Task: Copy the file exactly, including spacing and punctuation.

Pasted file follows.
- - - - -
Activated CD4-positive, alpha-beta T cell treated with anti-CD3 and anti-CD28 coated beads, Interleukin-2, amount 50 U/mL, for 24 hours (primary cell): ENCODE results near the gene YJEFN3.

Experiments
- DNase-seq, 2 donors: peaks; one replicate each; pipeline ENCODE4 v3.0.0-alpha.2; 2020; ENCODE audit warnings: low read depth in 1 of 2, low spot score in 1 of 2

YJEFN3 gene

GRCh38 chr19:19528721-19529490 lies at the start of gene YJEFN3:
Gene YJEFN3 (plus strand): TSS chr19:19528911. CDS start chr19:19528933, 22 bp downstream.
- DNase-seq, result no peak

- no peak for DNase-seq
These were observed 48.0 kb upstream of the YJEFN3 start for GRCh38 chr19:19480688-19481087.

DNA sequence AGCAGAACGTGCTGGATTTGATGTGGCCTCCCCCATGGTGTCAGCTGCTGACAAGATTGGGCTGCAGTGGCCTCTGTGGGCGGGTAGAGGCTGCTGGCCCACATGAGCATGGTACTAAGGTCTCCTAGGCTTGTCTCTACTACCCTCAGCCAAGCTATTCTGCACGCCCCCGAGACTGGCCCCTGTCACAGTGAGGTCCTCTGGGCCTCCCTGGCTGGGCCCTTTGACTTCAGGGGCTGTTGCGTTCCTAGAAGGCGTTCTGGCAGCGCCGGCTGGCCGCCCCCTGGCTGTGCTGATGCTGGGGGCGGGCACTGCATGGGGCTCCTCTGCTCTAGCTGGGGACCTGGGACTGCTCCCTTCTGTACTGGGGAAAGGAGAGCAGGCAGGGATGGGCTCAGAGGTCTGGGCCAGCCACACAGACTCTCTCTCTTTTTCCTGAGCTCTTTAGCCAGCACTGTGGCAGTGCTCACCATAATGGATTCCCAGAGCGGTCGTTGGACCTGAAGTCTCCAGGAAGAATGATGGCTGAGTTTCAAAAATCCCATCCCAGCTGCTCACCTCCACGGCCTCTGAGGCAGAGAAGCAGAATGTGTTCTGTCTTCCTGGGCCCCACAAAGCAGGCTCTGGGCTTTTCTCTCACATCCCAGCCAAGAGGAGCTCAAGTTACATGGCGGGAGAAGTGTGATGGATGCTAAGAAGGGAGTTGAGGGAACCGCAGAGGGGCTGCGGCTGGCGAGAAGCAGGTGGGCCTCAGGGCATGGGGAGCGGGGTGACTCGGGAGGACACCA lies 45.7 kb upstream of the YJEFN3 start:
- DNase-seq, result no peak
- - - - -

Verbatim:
Activated CD4-positive, alpha-beta T cell treated with anti-CD3 and anti-CD28 coated beads, Interleukin-2, amount 50 U/mL, for 24 hours (primary cell): ENCODE results near the gene YJEFN3.

Experiments
- DNase-seq, 2 donors: peaks; one replicate each; pipeline ENCODE4 v3.0.0-alpha.2; 2020; ENCODE audit warnings: low read depth in 1 of 2, low spot score in 1 of 2

YJEFN3 gene

GRCh38 chr19:19528721-19529490 lies at the start of gene YJEFN3:
Gene YJEFN3 (plus strand): TSS chr19:19528911. CDS start chr19:19528933, 22 bp downstream.
- DNase-seq, result no peak

- no peak for DNase-seq
These were observed 48.0 kb upstream of the YJEFN3 start for GRCh38 chr19:19480688-19481087.

DNA sequence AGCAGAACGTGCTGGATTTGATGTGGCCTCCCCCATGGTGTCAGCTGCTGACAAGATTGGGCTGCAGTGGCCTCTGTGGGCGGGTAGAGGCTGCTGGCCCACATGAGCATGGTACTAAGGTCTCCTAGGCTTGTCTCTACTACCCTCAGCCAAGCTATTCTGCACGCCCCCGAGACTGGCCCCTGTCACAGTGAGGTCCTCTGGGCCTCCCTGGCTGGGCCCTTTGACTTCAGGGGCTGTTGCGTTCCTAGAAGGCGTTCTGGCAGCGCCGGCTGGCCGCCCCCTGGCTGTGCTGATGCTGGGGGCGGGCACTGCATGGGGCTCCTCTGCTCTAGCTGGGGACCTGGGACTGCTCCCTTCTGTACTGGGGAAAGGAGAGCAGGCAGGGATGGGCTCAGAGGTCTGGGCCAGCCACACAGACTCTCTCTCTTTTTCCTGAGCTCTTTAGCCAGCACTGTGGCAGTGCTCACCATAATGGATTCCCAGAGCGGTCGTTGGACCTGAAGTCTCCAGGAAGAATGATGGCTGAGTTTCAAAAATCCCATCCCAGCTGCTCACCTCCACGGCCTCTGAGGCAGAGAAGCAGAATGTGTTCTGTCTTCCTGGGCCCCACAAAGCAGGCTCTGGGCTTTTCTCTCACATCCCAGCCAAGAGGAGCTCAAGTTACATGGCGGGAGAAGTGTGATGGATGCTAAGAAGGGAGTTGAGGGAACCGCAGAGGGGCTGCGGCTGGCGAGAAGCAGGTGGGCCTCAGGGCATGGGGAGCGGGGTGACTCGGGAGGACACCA lies 45.7 kb upstream of the YJEFN3 start:
- DNase-seq, result no peak